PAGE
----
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How to prepare for a recession? CRE pros provide some tips


Interest rates are climbing, inflation is soaring and the GDP declined in 2022’s first quarter.

Signs point to a decline in gross domestic product in second quarter as well, sparking concerns that the the U.S. economy is either in a recession or headed toward one.

According to the National Bureau of Economic Research, considered by many the official judge of economic downtowns and expansion, a recession occurs when there is “significant decline in economic activity” that hits all sectors of the economy and lasts more than a few months.

Twelve recessions have occurred since the end of World War II, according to the economic research bureau. The longest, which began in December 2007, lasted 18 months. The most recent occurred in February 2020 and lasted two months.

The Business Record reached out to the eight people who have been named CRE Professional of the Year and asked them to respond to two questions related to economic downturns.

Responses from three of the CRE pros are below. Responses from the other five will appear in next week’s newsletter.

The construction and development industries can be among the hardest hit in a recession, which some economists are predicting is where the U.S. economy is headed. Can you share one lesson you learned during the Great Recession that others could benefit from?


Jake Christensen, founder of Christensen Development and 2018 CRE Professional of the Year: The Great Recession was a lesson in realizing that in most cases, the lender is the biggest partner in a real estate development project. The key is to know your partners and communicate. We do not work with lenders unless we can get to know multiple senior-level team members.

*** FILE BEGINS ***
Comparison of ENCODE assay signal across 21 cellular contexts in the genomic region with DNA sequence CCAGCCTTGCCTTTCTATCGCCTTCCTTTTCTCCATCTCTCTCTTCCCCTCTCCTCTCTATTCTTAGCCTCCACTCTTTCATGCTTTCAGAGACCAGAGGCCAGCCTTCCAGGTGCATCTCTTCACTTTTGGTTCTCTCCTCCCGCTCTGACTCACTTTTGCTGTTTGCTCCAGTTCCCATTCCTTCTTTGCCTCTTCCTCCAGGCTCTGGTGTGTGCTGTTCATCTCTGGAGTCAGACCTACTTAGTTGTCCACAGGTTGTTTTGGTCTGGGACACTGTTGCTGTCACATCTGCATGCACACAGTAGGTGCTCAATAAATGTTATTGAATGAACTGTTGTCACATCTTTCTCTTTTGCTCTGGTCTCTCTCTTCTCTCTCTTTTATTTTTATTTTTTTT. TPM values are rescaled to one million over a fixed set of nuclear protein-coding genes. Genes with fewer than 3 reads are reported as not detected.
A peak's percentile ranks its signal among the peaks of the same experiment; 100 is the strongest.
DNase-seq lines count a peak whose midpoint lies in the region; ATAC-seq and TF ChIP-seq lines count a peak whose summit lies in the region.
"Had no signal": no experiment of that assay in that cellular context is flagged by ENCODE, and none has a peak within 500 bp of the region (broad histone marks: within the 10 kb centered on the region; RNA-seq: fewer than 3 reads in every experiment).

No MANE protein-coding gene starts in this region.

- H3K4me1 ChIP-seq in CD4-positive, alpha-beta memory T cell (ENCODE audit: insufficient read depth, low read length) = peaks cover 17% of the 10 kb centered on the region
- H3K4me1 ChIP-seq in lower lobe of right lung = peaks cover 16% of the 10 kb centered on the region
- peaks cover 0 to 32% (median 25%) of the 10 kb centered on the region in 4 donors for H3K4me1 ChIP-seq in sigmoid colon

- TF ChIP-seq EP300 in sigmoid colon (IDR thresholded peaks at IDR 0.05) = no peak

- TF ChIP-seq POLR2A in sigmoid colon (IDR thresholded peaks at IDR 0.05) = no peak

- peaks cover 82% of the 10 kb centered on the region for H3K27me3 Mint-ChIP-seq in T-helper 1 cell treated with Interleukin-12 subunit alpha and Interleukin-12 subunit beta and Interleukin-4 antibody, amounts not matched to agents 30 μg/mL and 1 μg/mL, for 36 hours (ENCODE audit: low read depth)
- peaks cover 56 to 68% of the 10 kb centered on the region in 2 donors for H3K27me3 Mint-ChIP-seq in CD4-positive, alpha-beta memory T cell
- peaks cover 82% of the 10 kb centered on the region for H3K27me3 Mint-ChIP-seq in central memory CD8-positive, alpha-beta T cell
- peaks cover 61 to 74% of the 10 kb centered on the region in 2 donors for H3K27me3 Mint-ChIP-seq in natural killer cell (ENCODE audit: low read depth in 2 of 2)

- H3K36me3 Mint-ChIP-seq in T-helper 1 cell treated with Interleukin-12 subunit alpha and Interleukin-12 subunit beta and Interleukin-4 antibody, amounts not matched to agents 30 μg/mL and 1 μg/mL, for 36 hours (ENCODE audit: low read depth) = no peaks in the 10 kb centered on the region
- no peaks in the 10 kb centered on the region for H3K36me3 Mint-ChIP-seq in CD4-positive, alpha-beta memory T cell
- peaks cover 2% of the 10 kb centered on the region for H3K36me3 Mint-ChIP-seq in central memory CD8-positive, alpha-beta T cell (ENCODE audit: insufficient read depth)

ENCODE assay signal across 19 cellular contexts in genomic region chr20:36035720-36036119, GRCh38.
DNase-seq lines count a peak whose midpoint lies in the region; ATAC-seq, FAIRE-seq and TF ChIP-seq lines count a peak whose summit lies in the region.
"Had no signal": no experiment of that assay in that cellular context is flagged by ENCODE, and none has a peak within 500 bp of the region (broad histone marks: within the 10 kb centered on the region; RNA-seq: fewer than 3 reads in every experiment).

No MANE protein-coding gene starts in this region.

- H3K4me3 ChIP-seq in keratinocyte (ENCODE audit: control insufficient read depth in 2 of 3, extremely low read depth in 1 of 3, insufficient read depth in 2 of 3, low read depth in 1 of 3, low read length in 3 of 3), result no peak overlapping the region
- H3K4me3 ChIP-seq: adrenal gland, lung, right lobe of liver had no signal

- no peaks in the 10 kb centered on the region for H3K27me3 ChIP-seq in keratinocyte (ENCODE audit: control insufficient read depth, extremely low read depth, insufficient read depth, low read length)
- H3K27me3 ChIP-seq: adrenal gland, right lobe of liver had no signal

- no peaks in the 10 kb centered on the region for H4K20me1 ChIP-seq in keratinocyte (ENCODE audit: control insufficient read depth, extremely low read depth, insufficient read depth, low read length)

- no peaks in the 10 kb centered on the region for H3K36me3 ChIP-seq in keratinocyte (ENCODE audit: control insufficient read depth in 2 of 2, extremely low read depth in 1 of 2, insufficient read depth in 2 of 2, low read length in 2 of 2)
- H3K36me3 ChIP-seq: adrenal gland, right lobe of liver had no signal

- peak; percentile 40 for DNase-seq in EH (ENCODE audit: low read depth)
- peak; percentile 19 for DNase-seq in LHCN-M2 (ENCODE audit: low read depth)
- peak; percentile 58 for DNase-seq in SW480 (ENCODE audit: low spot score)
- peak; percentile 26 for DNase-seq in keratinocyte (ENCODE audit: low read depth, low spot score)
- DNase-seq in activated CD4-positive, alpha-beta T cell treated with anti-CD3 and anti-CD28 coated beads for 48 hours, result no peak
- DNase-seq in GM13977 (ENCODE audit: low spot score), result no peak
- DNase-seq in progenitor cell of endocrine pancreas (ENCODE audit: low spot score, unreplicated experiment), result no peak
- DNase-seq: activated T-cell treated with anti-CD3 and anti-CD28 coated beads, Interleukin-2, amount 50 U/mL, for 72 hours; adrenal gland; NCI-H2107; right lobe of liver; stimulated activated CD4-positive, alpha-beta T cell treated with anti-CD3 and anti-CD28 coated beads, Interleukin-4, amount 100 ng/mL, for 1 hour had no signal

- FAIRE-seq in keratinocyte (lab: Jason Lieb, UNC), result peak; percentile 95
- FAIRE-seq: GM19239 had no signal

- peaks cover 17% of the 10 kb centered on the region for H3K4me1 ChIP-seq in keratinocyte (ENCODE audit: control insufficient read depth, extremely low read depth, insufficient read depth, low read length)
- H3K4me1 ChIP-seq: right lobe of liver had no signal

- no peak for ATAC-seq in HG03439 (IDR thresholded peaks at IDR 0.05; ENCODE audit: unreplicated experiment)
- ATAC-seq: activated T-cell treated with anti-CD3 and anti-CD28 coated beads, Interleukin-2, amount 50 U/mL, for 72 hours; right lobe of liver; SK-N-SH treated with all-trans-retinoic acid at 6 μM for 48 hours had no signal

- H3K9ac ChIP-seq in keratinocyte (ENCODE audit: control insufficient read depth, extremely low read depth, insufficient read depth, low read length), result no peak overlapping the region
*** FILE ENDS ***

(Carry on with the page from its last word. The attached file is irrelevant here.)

Jennifer Cooper, senior vice president and manager of commercial real estate at Bankers Trust and 2019 CRE Profession of the Year: Iowa’s CRE market has not historically been as “boom and bust” as other major metros. However, in the last few years we’ve seen record-setting low cap rates by nonlocal buyers lead to more aggressive development and financing practices. My lesson for others: Stick to underwriting and lending fundamentals that help you get through ups and downs in all cycles.

Mark Rupprecht, president of R&R Realty Group and the 2021 CRE Professional of the Year: One lesson learned during the Great Recession is to run your business effectively and efficiently during the good times to help prepare you for any downturn in the economy. It is important to manage growth, focus on core competencies and improve operational efficiencies.

What is one thing that can be done to insulate a business from a recession?

Christensen: One of the keys to managing the risk from business cycles is to maintain an efficient overhead so that real estate decisions are based on the quality of the project, not the need to do projects to keep “things moving.”

Cooper: Tough to name only one. From a commercial real estate perspective, I think recession insulation is a three-prong approach among diversification of tenant base and property type, cash reserves and liquidity, and appropriate leverage with interest rate protection.

Rupprecht: Building a strong diversification of revenue streams and investments will help weather a recession. This would include having a good plan in place to strengthen customer relationships and improve your customer experience. Execution of that plan and keeping your focus will increase your chances to come out stronger on the other side.


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